Short Stories Series 2: Getting Feedback

img_2598

So you finished drafting your short story? Fantastic! Now comes what’s perhaps the hardest part to get used to with writing: getting feedback.

Let me warn you before you go emailing your reader friends for their advice, not everybody knows how to give constructive criticism. And you shouldn’t necessarily listen to all the criticism you come across. A full-time editor friend takes time out of their busy day to give you some feedback? Of course you should weigh their opinions more. But if a friend just gives it back to you, shrugs, and tells you they didn’t like it but it isn’t their preferred genre? I wouldn’t weigh criticisms as heavily. Remember it’s impossible to write a story that everybody will love (unless you’re J.K. Rowling, then maaaaybe).

There are a LOT of genres out there and plenty of different kinds of readers. It’s totally fine if your writing doesn’t work for everybody – that’s why writing is so unique! The more flavors out there, the more different the tastes will be.

So how do you find people willing to critique your work and give useful feedback? Here are some things I’ve tried:

  • Proof it yourself – This may seem kind of silly, but you will be surprised if you shelf that story for a couple of weeks or even a month then get back to it. You’ll find problems you never even noticed. Try reading it aloud – especially the dialogue. Does it sound clunky? Another trick is to read the story backwards. Check each sentence for grammatical errors as you go. It forces you not to get distracted by the story and to really focus on the words. It’s good practice if you find yourself getting distracted by some really juicy scenes.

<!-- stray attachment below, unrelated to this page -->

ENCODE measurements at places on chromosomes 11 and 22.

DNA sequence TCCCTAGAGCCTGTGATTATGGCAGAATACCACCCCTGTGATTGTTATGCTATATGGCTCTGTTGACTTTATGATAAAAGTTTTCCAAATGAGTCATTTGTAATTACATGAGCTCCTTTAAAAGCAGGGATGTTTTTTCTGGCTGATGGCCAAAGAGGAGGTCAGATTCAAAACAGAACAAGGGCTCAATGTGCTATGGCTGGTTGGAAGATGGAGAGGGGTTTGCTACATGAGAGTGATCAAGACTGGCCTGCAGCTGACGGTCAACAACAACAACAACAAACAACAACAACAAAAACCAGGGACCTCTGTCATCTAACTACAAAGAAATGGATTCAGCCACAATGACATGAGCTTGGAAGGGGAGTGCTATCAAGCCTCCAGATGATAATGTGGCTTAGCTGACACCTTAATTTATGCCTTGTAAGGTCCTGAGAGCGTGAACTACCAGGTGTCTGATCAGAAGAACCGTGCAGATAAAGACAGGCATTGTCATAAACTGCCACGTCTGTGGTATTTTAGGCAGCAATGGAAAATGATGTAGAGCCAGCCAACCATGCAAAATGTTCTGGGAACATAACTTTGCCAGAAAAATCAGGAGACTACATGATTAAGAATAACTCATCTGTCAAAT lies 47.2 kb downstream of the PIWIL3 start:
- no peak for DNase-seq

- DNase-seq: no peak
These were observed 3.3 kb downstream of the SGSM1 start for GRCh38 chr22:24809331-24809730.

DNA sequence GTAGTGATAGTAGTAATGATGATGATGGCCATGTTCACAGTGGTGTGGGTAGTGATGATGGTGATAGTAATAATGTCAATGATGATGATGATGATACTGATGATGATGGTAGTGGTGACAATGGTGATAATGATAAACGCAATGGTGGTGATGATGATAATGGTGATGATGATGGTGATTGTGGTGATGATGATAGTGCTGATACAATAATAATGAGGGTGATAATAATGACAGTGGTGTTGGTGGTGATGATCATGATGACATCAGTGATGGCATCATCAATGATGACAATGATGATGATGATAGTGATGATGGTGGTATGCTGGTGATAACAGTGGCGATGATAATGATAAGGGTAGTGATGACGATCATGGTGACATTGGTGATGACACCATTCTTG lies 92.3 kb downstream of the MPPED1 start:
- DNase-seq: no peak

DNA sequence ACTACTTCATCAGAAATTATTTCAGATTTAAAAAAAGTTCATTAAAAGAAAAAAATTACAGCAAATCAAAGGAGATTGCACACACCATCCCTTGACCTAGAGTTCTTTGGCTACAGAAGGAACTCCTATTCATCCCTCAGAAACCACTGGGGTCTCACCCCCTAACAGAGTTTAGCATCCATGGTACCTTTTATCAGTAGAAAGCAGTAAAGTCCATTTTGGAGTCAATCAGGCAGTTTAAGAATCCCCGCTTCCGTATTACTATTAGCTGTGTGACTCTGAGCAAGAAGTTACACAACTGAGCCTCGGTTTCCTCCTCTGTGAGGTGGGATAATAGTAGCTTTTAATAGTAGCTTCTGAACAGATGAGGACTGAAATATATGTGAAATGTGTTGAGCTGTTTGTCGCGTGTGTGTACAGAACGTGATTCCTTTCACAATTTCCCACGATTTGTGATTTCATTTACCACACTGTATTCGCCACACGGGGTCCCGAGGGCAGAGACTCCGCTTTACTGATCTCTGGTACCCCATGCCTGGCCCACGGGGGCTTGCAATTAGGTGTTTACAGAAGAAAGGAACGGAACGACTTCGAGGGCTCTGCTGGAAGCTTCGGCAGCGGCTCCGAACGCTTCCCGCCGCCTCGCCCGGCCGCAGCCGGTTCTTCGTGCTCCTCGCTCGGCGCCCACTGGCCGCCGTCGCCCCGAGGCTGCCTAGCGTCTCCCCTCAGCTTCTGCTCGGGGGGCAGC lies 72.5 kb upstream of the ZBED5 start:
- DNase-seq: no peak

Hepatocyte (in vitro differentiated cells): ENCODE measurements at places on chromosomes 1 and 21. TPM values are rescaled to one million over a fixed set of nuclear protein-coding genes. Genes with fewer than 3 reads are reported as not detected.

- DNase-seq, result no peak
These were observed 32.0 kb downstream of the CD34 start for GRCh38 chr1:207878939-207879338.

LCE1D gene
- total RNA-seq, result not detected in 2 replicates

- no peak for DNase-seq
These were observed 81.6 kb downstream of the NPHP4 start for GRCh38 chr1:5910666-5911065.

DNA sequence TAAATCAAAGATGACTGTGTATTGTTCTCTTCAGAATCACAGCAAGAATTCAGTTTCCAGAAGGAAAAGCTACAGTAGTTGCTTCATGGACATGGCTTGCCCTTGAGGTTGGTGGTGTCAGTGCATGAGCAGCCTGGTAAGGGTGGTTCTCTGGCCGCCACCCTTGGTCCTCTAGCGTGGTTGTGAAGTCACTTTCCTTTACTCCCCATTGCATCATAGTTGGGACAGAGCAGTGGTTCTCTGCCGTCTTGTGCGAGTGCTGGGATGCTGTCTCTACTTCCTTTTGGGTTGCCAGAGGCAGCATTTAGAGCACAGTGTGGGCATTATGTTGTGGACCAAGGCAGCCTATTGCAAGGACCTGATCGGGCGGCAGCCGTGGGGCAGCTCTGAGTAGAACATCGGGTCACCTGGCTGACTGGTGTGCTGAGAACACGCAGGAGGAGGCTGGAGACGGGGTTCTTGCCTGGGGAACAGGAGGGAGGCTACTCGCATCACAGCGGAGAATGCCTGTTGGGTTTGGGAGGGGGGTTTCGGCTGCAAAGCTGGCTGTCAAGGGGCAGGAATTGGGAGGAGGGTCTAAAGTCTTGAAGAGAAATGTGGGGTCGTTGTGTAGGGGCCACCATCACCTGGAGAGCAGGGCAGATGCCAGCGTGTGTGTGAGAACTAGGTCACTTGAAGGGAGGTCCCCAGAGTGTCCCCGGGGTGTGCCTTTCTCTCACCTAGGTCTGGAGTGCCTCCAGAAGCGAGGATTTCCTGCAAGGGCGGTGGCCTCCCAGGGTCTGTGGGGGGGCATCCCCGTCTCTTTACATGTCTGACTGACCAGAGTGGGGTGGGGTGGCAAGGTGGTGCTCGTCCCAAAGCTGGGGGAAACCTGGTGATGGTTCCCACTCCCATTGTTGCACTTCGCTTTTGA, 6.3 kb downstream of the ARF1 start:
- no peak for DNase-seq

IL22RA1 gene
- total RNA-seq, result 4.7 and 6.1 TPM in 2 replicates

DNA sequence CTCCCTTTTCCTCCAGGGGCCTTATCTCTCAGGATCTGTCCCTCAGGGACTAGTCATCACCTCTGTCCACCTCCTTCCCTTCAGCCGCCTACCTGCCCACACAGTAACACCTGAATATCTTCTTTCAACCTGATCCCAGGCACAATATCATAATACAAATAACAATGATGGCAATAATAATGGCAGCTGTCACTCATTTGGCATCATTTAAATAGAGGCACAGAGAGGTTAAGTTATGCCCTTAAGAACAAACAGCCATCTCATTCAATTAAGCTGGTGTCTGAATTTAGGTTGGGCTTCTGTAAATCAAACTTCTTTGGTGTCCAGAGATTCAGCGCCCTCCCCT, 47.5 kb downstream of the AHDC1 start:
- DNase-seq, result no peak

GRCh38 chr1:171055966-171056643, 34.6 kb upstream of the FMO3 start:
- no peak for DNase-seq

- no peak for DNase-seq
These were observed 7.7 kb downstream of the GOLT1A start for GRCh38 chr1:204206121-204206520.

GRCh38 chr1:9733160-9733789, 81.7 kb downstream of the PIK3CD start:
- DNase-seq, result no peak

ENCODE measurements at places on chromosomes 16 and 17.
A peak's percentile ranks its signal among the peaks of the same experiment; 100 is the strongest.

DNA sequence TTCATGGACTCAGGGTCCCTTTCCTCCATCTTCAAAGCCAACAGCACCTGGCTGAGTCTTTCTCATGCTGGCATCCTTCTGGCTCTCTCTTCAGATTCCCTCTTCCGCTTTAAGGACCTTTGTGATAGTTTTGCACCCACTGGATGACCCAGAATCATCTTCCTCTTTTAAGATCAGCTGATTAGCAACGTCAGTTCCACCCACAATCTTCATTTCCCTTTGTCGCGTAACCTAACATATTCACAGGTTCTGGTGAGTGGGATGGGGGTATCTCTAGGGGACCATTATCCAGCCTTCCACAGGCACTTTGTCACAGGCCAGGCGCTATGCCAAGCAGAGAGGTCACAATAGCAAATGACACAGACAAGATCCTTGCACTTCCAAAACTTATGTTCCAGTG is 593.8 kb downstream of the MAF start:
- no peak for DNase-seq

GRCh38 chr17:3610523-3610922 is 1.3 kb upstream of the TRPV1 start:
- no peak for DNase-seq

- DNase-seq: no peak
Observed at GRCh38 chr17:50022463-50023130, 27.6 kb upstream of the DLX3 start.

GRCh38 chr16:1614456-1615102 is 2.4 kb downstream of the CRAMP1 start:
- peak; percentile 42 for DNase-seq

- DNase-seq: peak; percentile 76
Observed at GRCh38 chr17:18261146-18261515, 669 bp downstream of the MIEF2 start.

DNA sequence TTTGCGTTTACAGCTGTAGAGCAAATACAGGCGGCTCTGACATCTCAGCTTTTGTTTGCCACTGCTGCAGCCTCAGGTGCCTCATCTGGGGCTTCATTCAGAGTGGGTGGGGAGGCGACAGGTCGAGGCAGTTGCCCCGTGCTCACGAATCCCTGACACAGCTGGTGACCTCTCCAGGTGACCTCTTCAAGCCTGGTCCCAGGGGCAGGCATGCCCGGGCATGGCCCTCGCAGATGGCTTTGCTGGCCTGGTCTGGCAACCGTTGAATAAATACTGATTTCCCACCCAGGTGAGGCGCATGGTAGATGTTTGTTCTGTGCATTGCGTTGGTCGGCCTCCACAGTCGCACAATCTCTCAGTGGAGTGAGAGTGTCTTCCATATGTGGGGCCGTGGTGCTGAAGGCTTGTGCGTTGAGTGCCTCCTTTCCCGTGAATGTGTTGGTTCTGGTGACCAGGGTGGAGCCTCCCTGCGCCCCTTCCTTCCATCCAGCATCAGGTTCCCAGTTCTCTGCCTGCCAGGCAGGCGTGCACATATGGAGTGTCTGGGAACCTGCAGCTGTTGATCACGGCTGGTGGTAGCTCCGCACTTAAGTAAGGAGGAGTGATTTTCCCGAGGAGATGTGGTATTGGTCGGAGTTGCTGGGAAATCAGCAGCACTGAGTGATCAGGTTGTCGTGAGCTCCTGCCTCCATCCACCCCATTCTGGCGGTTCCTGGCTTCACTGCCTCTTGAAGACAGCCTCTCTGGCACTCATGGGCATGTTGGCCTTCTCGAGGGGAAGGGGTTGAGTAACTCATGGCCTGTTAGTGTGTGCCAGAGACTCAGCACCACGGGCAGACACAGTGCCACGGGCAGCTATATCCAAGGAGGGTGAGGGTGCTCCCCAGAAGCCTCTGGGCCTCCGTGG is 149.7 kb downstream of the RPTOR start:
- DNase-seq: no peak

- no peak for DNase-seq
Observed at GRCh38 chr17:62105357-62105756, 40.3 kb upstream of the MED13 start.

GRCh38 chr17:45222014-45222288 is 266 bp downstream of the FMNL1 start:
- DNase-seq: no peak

• Friends & family – Find the people you may have already been bouncing ideas around with. These people might have even critiqued other writing for you in the past. This is the best way to get detailed feedback, but depending on who you find to do this, it may not always be completely honest. People try to sugar-coat advice when they’re afraid that a friendship will be in jeopardy. Keep that in mind as you get feedback.
  • Scribophile – This is a great place to go, especially for first-time writers, or even writers who haven’t had their work widely read yet. On this site, you critique other peoples’ work, earn credits, then post your own work to be critiqued. You can have your story put into a queue to be read by anybody on the site, or join some of the groups to have reviews from people who might be more interested in the genre, but it’s going to take a long time to get more feedback on. If you’ve never tried it out, it’s definitely worth doing for a bit. Just be careful not to get overwhelmed in editing other peoples’ words. Sometimes you have to take a step back to make time for your writing again.

Once you’re sure your story is as good as it can be, then it’s down to formatting it and sending it off to find a home! I’ll cover where to find the publishers to get your work published.

This is Part 2 of a series on publishing Short Stories. If you find these helpful, please leave a comment or share with your friends!

To find more useful tools, check out my page on Writing Resources.

Leave a Reply

Fill in your details below or click an icon to log in:

WordPress.com Logo

You are commenting using your WordPress.com account. Log Out /  Change )

Google+ photo

You are commenting using your Google+ account. Log Out /  Change )

Twitter picture

You are commenting using your Twitter account. Log Out /  Change )

Facebook photo

You are commenting using your Facebook account. Log Out /  Change )

Connecting to %s

This site uses Akismet to reduce spam. Learn how your comment data is processed.